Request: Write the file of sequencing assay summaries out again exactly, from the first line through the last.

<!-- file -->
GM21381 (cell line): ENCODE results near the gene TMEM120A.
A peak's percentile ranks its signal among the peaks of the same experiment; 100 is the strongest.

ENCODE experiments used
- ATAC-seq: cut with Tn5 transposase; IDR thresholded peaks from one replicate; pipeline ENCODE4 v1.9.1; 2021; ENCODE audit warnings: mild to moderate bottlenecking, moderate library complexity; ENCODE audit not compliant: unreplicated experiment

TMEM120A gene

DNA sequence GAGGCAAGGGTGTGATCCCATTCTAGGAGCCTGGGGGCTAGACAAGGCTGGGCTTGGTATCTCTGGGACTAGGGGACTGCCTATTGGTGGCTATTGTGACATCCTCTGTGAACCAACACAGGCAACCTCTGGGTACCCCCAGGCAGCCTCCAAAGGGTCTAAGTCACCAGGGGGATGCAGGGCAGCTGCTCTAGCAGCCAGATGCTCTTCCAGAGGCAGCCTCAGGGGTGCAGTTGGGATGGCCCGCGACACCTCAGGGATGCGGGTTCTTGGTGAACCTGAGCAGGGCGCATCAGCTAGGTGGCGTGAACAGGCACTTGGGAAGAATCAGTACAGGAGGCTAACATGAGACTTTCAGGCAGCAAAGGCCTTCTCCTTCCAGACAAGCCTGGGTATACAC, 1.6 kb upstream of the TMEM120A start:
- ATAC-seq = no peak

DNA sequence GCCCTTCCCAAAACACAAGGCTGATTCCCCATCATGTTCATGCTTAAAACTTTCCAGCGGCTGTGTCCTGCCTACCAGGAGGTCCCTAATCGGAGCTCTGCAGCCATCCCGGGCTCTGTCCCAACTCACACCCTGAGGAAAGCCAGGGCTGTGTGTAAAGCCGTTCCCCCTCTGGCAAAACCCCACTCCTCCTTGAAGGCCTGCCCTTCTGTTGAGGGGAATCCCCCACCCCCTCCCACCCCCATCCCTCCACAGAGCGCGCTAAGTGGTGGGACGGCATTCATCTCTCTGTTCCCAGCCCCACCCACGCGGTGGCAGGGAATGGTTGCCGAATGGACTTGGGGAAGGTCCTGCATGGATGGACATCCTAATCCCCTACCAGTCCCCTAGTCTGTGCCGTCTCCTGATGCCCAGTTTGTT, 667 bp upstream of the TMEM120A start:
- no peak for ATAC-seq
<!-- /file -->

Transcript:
GM21381 (cell line): ENCODE results near the gene TMEM120A.
A peak's percentile ranks its signal among the peaks of the same experiment; 100 is the strongest.

ENCODE experiments used
- ATAC-seq: cut with Tn5 transposase; IDR thresholded peaks from one replicate; pipeline ENCODE4 v1.9.1; 2021; ENCODE audit warnings: mild to moderate bottlenecking, moderate library complexity; ENCODE audit not compliant: unreplicated experiment

TMEM120A gene

DNA sequence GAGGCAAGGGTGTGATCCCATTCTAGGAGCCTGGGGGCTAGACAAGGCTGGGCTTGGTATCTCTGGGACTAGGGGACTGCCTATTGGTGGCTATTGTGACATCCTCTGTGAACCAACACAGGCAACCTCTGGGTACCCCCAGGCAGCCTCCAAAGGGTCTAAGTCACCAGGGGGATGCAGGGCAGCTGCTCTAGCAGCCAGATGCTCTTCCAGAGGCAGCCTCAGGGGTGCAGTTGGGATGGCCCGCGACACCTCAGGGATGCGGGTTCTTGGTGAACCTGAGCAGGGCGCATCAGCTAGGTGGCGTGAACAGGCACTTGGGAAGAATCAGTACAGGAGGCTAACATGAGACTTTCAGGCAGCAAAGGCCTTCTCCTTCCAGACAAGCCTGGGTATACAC, 1.6 kb upstream of the TMEM120A start:
- ATAC-seq = no peak

DNA sequence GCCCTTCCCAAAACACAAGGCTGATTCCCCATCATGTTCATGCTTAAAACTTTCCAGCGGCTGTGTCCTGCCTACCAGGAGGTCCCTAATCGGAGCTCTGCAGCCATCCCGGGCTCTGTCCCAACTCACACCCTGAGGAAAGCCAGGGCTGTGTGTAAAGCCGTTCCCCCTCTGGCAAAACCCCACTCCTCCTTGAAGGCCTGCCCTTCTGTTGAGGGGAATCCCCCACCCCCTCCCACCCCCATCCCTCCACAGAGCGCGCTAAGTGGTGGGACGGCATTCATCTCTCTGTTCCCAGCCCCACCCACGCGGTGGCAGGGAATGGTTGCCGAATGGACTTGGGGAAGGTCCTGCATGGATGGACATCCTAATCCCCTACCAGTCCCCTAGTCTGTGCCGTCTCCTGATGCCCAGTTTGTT, 667 bp upstream of the TMEM120A start:
- no peak for ATAC-seq